I instructed the kids and the congregation listening to put on their imagination caps and envision Jesus walking into our church and down the center aisle toward our little gang. I encouraged them to clap and yell as he walked in. The small crowd clapped, whooped, hollered, and gave Jesus their most exciting welcome and praise.
I taught this story as the one time when all the people recognized Jesus as the Messiah and worshiped Him. But it was so much more. Not only did they recognize him as Messiah. They also fulfilled the messianic prophecy of Psalm 118.
Though many of our Bibles now translate the people’s praise as Hosanna, the word Hosanna means “save.” The people weren’t worshiping. They were crying out to Jesus, “Save us! Save us!”
Just as God had brought them out of Egypt and into the Promise Land, they were begging for their own land. But Jesus rode on a donkey, a symbol of peace, rather than a war horse. We know his salvation was much greater than what the people wanted. Their request was temporary. His actions were eternal.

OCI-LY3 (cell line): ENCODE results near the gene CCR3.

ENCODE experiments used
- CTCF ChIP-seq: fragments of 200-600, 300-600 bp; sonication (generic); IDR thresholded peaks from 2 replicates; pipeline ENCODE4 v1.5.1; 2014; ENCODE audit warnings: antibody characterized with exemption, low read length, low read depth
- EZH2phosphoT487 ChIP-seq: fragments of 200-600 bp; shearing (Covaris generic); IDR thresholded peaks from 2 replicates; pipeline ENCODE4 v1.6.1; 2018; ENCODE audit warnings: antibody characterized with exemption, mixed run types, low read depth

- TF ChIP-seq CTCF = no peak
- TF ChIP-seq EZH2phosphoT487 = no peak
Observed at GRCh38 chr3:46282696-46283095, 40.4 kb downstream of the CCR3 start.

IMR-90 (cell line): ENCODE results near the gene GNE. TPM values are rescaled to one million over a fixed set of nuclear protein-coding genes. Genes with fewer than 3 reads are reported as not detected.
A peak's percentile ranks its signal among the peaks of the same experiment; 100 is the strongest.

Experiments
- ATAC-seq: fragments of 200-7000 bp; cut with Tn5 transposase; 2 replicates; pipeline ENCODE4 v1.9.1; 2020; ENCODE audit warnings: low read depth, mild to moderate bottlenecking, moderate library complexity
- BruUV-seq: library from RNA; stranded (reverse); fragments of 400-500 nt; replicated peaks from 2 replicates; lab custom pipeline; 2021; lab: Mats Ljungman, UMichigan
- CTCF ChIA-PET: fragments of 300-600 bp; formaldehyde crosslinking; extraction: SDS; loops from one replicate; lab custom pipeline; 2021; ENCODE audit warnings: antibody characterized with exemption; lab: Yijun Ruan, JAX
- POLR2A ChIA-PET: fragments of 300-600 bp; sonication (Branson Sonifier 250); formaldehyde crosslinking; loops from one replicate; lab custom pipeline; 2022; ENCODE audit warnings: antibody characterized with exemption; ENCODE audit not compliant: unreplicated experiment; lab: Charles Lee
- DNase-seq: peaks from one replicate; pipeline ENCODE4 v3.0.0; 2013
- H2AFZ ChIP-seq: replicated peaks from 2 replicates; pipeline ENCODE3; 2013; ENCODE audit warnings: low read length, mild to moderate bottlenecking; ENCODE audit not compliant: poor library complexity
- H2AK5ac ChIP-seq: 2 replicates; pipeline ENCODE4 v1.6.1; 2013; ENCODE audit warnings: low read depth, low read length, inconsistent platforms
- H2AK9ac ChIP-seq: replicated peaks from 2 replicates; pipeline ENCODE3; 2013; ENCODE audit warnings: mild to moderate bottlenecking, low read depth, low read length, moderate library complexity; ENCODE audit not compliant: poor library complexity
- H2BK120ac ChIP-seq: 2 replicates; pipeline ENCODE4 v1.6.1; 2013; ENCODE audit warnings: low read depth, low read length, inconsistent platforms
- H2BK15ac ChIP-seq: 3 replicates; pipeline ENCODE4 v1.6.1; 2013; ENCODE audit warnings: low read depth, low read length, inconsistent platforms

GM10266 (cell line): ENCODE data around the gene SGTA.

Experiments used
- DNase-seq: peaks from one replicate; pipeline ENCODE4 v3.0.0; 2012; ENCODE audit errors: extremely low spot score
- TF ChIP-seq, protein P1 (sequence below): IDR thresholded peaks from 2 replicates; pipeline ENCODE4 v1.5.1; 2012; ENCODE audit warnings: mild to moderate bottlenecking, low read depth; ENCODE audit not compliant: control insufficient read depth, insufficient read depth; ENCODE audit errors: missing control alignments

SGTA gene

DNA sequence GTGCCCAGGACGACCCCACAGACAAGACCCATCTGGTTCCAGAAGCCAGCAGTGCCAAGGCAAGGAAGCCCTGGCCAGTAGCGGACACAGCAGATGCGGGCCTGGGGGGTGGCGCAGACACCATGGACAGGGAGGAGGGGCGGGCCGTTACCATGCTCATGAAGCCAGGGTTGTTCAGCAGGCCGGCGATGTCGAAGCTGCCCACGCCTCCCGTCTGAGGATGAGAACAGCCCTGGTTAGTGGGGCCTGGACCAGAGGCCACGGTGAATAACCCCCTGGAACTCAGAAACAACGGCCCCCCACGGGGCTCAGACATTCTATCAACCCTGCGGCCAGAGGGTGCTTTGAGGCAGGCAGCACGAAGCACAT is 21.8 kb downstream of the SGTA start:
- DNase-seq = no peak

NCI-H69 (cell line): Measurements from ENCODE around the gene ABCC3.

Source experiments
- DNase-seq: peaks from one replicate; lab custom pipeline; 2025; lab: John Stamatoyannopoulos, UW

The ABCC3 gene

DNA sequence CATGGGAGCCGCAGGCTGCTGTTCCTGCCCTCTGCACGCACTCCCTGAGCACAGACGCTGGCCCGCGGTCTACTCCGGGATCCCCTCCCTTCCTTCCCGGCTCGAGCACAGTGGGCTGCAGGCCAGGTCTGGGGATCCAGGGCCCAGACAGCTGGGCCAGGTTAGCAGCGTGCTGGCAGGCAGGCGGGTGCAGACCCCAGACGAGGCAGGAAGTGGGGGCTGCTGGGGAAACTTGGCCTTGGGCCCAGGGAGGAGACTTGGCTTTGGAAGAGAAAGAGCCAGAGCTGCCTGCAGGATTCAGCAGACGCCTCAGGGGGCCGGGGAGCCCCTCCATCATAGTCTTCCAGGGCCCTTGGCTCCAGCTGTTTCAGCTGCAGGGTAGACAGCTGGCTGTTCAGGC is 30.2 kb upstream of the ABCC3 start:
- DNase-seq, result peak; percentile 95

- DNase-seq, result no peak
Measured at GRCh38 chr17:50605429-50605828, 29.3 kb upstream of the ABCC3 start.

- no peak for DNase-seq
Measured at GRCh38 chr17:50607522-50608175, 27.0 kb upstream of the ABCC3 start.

Is Every Day One that the Lord Has Made?
In his gospel, John wrote about Jesus, “In the beginning was the Word, and the Word was with God and the Word was God” (John 1:1). Jesus is the eternal creator who formed the sun, moon, and stars. We do owe thanks to him. His brilliance is brighter than the morning sun. But though we rejoice in each new day, not only because we’re given another day to breathe, to love, and proclaim his goodness, we rejoice because of the incredible gift of salvation made possible by Jesus.
How Do We Rejoice in the Day the Lord Has Made?
Jesus is coming back. When he does, he’ll be riding a war horse, a white horse rather than a colt of peace. He will dwell among us, and we will celebrate Sukkot as the people did the day Jesus entered Jerusalem. Read this scripture in Revelation: